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Chapter 6. Implications for Asia from Rebalancing in China

Author(s):
Anoop Singh, Malhar Nabar, and Papa N'Diaye
Published Date:
November 2013
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Information about Asia and the Pacific Asia y el Pacífico
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Author(s)
Olaf Unteroberdoerster

The second section of the book, beginning with this chapter, examines how China’s main trading partners have been affected by the developments analyzed in the first part. This chapter studies the implications for Asian economies of China’s declining external surplus. The rest of Asia has benefited from China’s strong domestic demand, in particular for commodities and capital goods, since the worldwide recession touched off by the 2008–09 global financial crisis. But even as China’s external surplus has declined, concern has arisen that new domestic imbalances may be emerging. As a result, Asian trading partners may face growing headwinds to their exports should China’s domestic imbalances eventually disrupt its high growth. The importance of vertical supply-chain linkages also suggests that trading partners’ exports to China would also be hurt if China’s exports were to slow.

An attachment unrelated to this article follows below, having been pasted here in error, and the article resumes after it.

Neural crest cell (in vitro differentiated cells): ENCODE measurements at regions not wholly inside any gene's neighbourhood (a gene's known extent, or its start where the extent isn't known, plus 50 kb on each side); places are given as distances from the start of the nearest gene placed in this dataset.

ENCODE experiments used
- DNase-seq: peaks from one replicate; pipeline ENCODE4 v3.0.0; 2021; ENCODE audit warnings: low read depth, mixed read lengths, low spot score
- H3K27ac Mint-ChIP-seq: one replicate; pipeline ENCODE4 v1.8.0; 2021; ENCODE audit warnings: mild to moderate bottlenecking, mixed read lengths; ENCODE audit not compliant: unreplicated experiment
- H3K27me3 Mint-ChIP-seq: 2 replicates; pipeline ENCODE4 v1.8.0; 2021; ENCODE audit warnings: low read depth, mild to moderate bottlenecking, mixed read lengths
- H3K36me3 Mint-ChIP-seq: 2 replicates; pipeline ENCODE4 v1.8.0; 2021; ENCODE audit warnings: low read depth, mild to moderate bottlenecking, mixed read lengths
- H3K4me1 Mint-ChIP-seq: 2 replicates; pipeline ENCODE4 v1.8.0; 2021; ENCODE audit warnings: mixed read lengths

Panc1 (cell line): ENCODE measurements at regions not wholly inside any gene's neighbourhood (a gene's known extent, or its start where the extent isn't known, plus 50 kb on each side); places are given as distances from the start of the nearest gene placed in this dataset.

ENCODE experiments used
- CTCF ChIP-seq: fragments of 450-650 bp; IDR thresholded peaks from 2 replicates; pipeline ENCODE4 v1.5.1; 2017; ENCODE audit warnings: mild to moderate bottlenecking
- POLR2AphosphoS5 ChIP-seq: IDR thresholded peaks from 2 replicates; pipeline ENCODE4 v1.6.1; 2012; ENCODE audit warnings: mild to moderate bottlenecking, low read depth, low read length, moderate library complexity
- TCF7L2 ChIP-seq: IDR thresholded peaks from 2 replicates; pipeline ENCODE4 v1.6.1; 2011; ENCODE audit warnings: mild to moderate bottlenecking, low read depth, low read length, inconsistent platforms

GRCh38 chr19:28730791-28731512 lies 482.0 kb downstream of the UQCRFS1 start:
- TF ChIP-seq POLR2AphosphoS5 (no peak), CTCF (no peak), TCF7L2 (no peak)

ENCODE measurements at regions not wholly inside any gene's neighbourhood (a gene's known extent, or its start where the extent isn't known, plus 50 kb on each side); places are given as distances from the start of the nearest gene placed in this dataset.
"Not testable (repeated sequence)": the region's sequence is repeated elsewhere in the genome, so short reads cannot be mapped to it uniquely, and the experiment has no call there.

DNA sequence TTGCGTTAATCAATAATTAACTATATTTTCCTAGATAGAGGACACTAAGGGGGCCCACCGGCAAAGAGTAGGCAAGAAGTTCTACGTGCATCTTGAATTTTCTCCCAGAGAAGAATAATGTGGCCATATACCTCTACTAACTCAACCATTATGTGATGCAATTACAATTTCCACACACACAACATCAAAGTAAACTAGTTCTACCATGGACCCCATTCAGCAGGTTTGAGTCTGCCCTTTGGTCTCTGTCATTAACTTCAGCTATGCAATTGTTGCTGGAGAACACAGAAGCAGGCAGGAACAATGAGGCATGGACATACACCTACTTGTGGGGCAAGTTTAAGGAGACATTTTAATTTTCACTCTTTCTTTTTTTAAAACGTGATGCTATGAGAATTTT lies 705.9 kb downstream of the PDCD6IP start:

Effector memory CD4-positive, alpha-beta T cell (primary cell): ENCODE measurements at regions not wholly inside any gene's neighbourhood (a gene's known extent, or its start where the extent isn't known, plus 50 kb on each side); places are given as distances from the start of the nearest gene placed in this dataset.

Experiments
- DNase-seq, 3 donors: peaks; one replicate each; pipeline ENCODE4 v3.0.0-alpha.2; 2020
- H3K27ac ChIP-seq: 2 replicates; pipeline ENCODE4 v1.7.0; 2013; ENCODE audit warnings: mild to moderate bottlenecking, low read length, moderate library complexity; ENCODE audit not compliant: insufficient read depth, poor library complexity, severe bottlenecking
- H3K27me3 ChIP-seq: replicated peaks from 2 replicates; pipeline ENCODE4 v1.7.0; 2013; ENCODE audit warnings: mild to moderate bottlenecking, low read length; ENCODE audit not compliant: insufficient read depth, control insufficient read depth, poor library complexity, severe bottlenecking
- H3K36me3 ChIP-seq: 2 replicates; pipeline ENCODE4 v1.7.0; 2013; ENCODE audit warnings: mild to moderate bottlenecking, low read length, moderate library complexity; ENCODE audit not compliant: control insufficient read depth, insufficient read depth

Introduction

How China rebalances can have profound implications for Asian trading partners. For example, Asian capital goods and commodities exporters may benefit from continued strong Chinese investment demand, but could be in for a hard landing if Chinese investment is the source of growing domestic imbalances, as discussed in the preceding part of this book. However, consumption-based rebalancing in China would benefit those Asian trading partners with a relatively large share of consumer goods in their exports. To the extent that China’s exports may slow permanently relative to rapid growth during the first decade of the 2000s, exports of those Asian economies that are highly integrated in Chinese supply-chain networks may also slow. Therefore, to analyze the implications of China’s rebalancing, this chapter looks at the relative importance for different economies in the Asia region of China as a market for final goods, a supply-chain hub, and a potential competitor.

China as a Source of Regional Final Demand